Tuesday led me on a huge barrow hunt, including the massive Tich Barrow, one of the Starapark Barrows, the Advent Triple Barrow (a rarity), and the Crowdy Reservoir Barrow and then several wind swept hours in the Roughtor area, including the Showery Tor ring cairn and cheesewring, and the Showery Tor Embanked Avenue, the Showery Tor Downs Cairn, Roughtor Slopes Cairn and three possible standing stones in the area. In an action packed day I also went to the fascinating King Arthur’s Hall, , the nearby King Arthur's Downs Stone Circles, the Casehill Cairn, and explored around the area; expect a diagram soon! On the way home I had a quick stop at Helsbury Castle.

Like it or loathe it I thought The Museum of Witchcraft - - was worth a visit so the next day I went to see it in Boscastle’s picturesque harbour. I was glad to see the Museum asking people not to have fires, leave rubbish or ‘inappropriate offerings’ at ancient sites. Later I visited three great cliff castle’s close by – Willabury Cliff Castle (Boscastle) plus the fascinating ‘stitch’ system of agriculture on Forrabury Common, Willabury Cliff Castle (Tintagel), and Tintagel itself. I also saw the curious Rocky Valley Rock Carvings but I’m even less convinced now. I had a quick search for Ugworthy Barrows (actually over the border in Devon) and the rare Woolley Long Barrow.

I really don’t seem to have got the hang of these ‘holidays’ have I? Not much resting going on, so I only went out on the moors late on Thursday, and spent some of Friday re-reading one of favourite books on the beach at Crackington Haven (‘Life and Times of Michael K’ by J.M.Coetzee if anyone is interested).

So several hours on Thursday were spent on Fox Tor & East Moor and in the Leskernick area of Bodmin Moor. Two totally different environments in one way (the former gorsey and brown, the later green but scarred and pitted like the moon) separated by the A30 but both full of ancient sites, and continued finds. East Moor includes the Fox Tor Stone Row (apparently), the East Moor Stone Row, and possible Menhir / Stone setting, and the Nine Stones of Altarnun. The Leskernick area is still being explored and new things still being found. My few hours included Leskernick Stone Row, a cairn near the stone row, Leskernick Stone Circel (Northern), Leskernick Stone Circle (South), the Leskernick ‘Quoit’, the Cairns on the summit of The Beacon, and a possible Kerbed Cairn and Barrow Cemetery on The Beacon
pure joy Posted by pure joy
6th April 2003ce

Visited 28 06 1994

Tintagel 1994 meant my 30st birthday, and much more besides that. I'm an Arthurian buff (though not necessarily a believer) and to be here at Arthur's supposed birthplace on my birthday meant a lot.
The village is too touristic to stay long (only if you want your Arthurian stuff, it's THE place to be and spend your money dearly).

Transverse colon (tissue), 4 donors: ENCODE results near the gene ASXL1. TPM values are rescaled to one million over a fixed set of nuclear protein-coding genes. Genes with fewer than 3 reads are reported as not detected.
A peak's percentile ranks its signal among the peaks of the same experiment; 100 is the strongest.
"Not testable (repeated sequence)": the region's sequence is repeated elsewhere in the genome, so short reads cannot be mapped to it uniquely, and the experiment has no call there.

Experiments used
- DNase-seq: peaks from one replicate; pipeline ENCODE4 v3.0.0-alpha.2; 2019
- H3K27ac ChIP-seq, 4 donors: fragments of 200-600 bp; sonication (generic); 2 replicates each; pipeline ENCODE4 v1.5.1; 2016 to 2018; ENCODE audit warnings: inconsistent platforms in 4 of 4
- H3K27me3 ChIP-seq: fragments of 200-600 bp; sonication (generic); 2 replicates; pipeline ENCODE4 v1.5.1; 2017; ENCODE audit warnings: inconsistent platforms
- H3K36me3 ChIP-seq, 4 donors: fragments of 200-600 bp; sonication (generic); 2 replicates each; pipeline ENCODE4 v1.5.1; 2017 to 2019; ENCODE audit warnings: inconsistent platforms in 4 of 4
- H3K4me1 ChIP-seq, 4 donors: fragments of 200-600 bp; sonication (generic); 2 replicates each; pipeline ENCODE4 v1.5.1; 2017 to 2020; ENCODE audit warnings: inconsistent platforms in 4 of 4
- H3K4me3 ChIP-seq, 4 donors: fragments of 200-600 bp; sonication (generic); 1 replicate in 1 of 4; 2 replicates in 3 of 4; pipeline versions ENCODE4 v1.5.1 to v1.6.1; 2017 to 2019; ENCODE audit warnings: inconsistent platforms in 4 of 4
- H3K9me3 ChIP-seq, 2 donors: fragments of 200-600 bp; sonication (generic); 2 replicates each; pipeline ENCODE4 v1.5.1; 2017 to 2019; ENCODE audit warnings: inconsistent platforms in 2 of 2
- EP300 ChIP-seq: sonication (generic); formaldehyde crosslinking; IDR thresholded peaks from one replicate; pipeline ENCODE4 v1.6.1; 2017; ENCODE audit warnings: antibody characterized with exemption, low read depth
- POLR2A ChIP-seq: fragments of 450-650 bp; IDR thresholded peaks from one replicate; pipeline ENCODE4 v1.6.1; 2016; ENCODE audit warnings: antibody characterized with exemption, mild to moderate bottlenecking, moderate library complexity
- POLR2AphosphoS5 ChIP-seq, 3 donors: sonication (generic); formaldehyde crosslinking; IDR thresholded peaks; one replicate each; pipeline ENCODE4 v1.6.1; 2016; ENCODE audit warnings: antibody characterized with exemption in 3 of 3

Best run along to the coast and the Norman castle, and of course the peninsula beyond.
This is where the (in)famous ARTOGNOU stone was discvered, a fake to some (of course, ALL referring to Arthur must be..), proof to others (nonsense, it's a different name), very nice old stuff to me. This was a true Dark Ages site, possibly a monastery, but more likely a palace of sorts, owned by a powerful lord with control over shipping and possibly even across the Channell. Maybe not Arthur, but Arthurian for sure!
Vortigern Posted by Vortigern
13th November 2002ce


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... We came to Tintagell Head, a spot more than commonly interesting, not only from the grandeur of its local scenery, but its connection with names and events of our remotest history.

This promontory was once entirely separated from the mainland, but is now connected with it at its base, by a mound of earth which has fallen from the cliffs above. We climbed up it by the best, and indeed the only path, a most frightful ascent over steps of rock, projecting, at very irregular intervals, from the side of a precipice.

On the top, which includes an area of about three acres of ground, are the ruins of a castle, once the residence of the earliest kings and dukes of Cornwall, and illustrious as the birthplace of the far-famed king Arthur.

Lord Bacon observes of this prince, that there is truth enough in his history to make him famous, besides that which is fabulous; determining, I suppose, that all is true, except what is outrageously impossible. All authorities decide that he was born in Tintagell castle, and I see no reason for questioning the fact, provided we admit he was born at all. After having accomplished many deeds that were inconceivably glorious, and have already filled too many volumes to require any illustration from me, he received his daeth blow in a battle with his rebellious relation, Mordred, near Camelford, and not many miles from Tintagell.

[...] I should advise all visitors to Tintagell to content themselves with thus imagining a castle for king Arthur, for I can assure them that, though they may sacrifice their lives by attempting to reach the summit of the promontory, they can see nothing there but the rubbish of an old wall, out of which imagination will be infinitely more puzzled to construct a castle than out of the rocks below
From 'A voyage round Great Britain, undertaken in the summer of the year 1813', by Richard Ayton and William Daniell (a pair who look very dapper in their portraits, and who are (sometimes) refreshingly sympathetic to the poor and their living conditions).
Rhiannon Posted by Rhiannon
2nd October 2012ce
Edited 3rd October 2012ce


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University of Glasgow

Tintagel Excavations 1998
Vortigern Posted by Vortigern
13th November 2002ce

English Heritage

Tintagel Castle
Vortigern Posted by Vortigern
13th November 2002ce

The Saxon Shore

Tintagel's Place in post-Roman Britain
Vortigern Posted by Vortigern
13th November 2002ce

The Saxon Shore

A New Interpretation of the "Artognou" Stone
Vortigern Posted by Vortigern
13th November 2002ce